Saint Catherine and Saint Barbara (pair), c. 1520. Master of the Holy Blood (Netherlandish). Tempera on wood panel; framed: 91 x 34.5 x 5.5 cm (35 13/16 x 13 9/16 x 2 3/16 in.); unframed: 86.6 x 30 cm (34 1/8 x 11 13/16 in.). The Cleveland Museum of Art, Bequest of John L. Severance 1942.633
Saint Catherine holds the sword with which she was martyred, and Saint Barbara holds both a book and a ring symbolizing her scholarly pursuits and union with God. According to legend, the leather thongs with which she was beaten were transformed into peacock plumes. These two paintings were originally the wings of an altarpiece flanking a central panel, now lost, that may have depicted the Holy Family. The identity of this artist is unknown, but he is named for a painting in the Chapel of the Holy Blood in Bruges.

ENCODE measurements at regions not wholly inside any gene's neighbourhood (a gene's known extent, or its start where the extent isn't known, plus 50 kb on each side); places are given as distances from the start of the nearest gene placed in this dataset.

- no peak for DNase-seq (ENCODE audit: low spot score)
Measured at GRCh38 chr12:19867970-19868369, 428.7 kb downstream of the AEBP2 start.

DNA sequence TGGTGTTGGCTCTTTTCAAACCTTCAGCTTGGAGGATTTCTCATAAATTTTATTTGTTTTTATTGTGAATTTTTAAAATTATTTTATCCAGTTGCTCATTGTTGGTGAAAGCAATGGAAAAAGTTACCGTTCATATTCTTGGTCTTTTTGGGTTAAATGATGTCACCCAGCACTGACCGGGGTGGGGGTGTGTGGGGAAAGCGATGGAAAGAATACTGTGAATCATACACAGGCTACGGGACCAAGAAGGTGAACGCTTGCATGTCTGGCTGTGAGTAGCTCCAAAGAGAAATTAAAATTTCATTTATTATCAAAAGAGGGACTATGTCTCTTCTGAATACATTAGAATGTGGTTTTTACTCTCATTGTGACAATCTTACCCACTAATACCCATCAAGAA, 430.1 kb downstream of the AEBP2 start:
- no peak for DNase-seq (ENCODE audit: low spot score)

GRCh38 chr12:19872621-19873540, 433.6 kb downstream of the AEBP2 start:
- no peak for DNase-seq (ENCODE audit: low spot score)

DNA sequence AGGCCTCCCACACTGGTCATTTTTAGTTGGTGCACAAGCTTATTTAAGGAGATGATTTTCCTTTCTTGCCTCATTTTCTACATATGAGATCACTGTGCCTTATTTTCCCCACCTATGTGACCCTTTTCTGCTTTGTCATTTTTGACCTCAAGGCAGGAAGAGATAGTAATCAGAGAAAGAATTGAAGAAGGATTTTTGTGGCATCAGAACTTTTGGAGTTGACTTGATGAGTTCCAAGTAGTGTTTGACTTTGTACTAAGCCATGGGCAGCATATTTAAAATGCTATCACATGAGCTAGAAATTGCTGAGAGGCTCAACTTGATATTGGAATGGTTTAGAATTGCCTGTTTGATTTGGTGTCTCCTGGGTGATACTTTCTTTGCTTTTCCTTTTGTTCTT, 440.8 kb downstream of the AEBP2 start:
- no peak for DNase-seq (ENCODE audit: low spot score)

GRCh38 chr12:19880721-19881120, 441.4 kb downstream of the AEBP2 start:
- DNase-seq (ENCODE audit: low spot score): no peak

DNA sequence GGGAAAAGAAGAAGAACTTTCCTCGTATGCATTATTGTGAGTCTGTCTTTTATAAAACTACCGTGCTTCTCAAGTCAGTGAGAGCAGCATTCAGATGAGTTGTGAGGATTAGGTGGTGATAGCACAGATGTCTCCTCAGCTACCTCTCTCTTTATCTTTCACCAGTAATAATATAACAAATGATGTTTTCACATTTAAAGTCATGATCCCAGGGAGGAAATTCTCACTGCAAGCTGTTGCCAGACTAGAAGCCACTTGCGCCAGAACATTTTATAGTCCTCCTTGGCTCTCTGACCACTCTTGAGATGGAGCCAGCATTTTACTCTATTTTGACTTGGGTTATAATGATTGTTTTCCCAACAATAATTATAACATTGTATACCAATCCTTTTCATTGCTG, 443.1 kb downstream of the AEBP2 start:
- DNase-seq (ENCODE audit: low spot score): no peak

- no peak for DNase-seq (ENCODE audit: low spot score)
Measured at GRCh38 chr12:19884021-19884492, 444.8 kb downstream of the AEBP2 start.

Bruges flourished as an international commercial center through the 1400s and early 1500s. Among its residents were many foreign merchants and bankers who, along with the Burgundian court, patronized artists and attracted specialized craftsmen such as furriers, hatters, jewelers, and goldsmiths. Bruges’s artistic production in the 1400s included celebrated artists like Jan van Eyck, Petrus Christus, Hans Memling, and Gerard David who painted large altarpieces, small panels for private devotion, and portraits. Bruges also remained an important center for the production of illuminated manuscripts.